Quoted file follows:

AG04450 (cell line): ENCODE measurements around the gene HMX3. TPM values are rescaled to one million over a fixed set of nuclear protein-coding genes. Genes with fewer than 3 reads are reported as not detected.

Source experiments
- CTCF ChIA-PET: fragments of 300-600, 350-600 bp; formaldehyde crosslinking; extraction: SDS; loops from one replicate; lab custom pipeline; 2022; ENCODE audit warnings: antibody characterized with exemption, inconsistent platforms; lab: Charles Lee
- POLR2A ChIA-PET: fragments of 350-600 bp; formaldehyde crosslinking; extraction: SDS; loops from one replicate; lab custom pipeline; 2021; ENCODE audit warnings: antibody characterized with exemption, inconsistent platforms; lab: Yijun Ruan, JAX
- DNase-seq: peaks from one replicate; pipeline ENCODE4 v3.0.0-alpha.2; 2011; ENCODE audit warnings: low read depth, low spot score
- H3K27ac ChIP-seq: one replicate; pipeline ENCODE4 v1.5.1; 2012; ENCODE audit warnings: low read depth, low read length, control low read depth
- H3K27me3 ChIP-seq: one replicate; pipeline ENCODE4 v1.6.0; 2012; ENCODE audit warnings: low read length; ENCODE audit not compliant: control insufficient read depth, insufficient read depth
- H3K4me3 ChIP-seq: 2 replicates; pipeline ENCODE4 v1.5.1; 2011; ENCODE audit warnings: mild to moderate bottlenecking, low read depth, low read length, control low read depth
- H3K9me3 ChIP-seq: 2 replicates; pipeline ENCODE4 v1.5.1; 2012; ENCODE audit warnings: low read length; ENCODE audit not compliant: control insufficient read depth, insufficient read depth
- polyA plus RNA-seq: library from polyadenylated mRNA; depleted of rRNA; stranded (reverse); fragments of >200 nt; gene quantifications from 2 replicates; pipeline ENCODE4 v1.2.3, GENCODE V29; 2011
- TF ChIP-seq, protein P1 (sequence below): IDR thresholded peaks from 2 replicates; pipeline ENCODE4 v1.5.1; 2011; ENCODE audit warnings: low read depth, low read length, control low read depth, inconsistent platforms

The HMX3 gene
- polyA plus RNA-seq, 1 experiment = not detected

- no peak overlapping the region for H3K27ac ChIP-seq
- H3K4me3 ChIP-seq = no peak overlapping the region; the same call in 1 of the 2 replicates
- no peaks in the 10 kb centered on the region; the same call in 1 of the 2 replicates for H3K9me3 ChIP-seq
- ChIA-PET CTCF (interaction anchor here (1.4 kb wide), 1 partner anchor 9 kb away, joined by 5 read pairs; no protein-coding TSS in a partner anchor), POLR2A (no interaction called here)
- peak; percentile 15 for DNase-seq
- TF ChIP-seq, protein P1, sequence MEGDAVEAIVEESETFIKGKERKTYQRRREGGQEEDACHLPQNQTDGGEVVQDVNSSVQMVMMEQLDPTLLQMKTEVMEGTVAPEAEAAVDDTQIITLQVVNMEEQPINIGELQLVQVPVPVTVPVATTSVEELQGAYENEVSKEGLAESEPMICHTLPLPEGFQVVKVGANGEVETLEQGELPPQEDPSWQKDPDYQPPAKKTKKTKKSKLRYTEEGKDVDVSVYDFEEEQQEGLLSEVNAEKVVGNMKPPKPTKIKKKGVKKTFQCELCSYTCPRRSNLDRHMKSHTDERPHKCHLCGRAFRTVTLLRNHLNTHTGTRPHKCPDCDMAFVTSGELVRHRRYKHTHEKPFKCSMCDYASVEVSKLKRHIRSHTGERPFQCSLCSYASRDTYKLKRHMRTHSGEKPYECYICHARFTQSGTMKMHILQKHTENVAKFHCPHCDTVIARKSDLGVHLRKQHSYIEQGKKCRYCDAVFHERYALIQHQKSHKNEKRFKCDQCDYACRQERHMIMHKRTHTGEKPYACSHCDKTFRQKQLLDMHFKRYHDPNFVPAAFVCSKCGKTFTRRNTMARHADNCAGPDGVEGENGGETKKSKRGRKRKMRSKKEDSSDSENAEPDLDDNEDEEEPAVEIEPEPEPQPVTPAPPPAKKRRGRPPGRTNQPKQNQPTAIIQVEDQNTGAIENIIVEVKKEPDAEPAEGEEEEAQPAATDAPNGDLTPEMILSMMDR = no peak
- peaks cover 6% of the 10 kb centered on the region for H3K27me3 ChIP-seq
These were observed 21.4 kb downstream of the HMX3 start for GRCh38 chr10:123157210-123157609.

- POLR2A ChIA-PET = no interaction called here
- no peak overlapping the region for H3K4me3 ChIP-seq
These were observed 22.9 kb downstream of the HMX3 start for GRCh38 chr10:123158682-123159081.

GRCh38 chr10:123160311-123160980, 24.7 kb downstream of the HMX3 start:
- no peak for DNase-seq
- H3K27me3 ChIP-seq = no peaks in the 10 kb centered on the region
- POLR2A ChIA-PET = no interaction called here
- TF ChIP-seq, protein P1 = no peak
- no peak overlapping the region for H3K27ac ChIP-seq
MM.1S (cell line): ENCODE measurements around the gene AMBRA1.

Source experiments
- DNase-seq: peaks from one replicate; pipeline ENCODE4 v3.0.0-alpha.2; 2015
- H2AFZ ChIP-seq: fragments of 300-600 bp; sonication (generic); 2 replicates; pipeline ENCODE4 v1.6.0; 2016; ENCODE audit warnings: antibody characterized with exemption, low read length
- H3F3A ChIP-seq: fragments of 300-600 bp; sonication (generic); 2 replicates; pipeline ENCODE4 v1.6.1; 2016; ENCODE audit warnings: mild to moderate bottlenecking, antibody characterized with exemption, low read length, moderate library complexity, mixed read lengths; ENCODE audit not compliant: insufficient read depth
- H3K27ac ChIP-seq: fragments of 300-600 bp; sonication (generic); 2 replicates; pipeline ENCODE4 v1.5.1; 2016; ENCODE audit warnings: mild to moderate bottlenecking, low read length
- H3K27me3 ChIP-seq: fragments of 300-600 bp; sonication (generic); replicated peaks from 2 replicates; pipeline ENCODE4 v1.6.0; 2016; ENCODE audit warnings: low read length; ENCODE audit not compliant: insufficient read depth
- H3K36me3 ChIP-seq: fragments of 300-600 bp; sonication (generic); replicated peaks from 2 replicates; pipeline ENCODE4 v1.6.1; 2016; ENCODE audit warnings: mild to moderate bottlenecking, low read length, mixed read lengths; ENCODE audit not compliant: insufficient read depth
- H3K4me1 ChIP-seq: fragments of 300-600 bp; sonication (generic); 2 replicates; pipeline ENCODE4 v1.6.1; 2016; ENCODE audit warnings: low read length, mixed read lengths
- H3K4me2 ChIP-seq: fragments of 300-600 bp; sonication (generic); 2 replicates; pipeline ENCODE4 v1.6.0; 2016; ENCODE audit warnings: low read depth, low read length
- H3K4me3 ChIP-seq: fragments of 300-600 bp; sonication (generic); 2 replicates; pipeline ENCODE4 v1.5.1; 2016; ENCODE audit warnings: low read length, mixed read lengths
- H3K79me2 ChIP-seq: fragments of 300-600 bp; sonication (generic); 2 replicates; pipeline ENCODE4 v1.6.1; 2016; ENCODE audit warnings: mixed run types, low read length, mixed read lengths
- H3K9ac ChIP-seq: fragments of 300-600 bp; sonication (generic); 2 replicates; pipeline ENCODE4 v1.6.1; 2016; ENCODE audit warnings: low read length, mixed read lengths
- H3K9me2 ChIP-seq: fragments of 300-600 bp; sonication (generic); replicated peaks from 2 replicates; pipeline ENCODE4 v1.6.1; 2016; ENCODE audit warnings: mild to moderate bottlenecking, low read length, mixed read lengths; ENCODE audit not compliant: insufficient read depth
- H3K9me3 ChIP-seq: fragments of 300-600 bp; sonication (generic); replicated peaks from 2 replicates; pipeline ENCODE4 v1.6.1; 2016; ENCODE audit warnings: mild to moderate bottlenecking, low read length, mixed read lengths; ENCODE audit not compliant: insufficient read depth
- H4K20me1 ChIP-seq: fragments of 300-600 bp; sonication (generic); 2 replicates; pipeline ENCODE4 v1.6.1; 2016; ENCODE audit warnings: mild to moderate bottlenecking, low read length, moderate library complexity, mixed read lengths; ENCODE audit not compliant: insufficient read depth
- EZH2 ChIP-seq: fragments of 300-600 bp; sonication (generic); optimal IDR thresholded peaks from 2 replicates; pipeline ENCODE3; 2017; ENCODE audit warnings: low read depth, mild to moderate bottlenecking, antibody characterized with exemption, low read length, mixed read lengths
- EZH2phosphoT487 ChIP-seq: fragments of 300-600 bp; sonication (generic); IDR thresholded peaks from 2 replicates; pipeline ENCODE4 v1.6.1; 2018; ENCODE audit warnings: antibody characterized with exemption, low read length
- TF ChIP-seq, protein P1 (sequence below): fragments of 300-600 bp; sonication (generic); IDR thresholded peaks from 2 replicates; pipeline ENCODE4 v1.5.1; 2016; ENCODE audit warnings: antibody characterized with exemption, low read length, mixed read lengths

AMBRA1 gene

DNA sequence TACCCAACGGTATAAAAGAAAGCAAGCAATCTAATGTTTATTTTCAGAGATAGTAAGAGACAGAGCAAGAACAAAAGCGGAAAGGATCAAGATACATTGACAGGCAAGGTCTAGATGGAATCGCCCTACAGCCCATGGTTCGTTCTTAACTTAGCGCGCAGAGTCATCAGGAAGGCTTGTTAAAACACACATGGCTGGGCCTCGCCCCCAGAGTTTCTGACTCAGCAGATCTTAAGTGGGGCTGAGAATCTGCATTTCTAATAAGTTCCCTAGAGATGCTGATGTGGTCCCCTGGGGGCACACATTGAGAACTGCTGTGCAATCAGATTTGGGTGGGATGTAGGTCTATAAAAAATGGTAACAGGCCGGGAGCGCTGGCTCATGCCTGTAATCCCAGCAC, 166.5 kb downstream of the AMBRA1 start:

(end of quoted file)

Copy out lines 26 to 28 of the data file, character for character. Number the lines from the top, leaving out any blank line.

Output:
- no peak for DNase-seq
- H3K27me3 ChIP-seq = no peaks in the 10 kb centered on the region
- POLR2A ChIA-PET = no interaction called here